Case Study of Infant Highlights Importance of Considering Rare Entity in Hypercalcemia Diagnosis
Researchers note the importance of including rare entity in diagnosis of hypercalcemia.
(HealthDay News) — A rare case of immobility-induced hypercalcemia in an infant has been documented in a case report published in Pediatrics.
Neha Vyas, MD, from the Rainbow Babies and Children's Hospital in Cleveland, and colleagues describe a case of an infant with hypercalcemia who presented with fatigue, irritability, and failure to thrive after prolonged immobilization.
The authors present the case of a 2-month-old female infant with a history of bladder exstrophy, an anteriorly displaced anus, and bilateral hip dysplasia who underwent reconstruction of her midline structures on day 11 of life. She was placed in a hip spica cast from day 11 to day 42, and was noted to have increased irritability after removal of the cast.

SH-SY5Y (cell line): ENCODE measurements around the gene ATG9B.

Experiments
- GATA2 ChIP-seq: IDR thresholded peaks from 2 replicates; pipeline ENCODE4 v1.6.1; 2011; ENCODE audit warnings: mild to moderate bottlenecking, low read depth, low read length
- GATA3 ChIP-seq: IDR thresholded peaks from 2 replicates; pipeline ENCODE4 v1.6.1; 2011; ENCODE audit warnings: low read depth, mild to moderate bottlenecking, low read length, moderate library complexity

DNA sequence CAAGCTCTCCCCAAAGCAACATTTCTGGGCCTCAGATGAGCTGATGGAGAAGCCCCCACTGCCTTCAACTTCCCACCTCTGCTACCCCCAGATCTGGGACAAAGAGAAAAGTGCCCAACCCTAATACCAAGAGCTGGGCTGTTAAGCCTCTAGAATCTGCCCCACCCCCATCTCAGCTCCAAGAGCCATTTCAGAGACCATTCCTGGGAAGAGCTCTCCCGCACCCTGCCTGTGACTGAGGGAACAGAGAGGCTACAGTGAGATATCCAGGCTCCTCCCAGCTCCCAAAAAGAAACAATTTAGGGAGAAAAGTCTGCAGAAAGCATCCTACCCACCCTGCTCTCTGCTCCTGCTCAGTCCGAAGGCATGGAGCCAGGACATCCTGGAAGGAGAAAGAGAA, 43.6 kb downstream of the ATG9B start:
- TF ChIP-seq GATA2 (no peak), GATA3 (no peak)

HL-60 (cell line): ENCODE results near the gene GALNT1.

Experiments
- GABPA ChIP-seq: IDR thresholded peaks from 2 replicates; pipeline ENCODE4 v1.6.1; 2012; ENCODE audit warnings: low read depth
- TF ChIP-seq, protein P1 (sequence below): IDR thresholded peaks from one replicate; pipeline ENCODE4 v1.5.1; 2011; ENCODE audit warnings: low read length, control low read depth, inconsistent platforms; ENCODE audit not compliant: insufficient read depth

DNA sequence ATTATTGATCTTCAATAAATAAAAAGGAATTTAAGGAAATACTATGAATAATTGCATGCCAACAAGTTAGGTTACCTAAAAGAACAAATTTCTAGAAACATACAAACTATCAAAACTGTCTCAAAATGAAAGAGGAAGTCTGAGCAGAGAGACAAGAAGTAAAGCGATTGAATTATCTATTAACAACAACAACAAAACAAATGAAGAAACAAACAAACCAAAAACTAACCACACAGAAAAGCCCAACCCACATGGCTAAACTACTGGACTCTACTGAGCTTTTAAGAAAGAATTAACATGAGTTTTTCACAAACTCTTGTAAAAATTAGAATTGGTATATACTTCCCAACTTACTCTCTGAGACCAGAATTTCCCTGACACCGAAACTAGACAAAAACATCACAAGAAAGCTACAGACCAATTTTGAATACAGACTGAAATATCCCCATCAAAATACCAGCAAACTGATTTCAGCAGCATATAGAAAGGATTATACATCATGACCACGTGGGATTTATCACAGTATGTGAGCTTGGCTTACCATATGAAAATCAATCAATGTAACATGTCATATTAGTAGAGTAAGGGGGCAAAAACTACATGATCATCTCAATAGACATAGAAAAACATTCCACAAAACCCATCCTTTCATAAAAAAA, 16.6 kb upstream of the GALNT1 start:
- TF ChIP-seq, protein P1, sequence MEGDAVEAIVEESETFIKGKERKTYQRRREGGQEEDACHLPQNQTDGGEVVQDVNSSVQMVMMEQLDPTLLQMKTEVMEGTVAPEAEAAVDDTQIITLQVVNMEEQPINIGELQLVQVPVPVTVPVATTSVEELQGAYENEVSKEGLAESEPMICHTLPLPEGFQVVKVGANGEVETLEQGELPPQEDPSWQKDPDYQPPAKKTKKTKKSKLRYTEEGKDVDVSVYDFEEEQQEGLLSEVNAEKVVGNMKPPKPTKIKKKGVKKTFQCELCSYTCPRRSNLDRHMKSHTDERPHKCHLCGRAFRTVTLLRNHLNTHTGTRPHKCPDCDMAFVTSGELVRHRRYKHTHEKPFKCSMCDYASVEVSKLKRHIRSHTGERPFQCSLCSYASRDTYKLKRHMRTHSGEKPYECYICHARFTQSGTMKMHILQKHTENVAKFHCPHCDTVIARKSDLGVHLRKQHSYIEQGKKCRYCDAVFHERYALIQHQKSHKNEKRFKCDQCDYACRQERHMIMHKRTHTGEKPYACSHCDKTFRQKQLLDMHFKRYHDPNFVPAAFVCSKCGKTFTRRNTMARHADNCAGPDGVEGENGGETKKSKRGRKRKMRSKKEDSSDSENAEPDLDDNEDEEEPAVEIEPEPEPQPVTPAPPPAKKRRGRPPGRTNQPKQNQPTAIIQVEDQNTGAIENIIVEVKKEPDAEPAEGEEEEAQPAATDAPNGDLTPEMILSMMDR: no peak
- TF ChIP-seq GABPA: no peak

On day 53, she presented to the emergency department with visible signs of fatigue, irritability, and failure to regain birth weight. Hypercalcemia was revealed on laboratory evaluation.
The patient was managed with intravenous hydration and switched from exclusive breastfeeding to a low-calcium, vitamin D-free formula, and after not tolerating the switch was changed to breastfeeding with Similac Sensitive formula supplementation.
Resolution of the hypercalcemia occurred at day 3 of hospitalization. After showing stable calcium levels and steady weight gain the patient was discharged on day 12 of hospitalization.
"This case highlights the importance of including this rare entity in a differential diagnosis of hypercalcemia as well as screening postsurgical patients with prolonged immobility for hypercalcemia," the researchers wrote.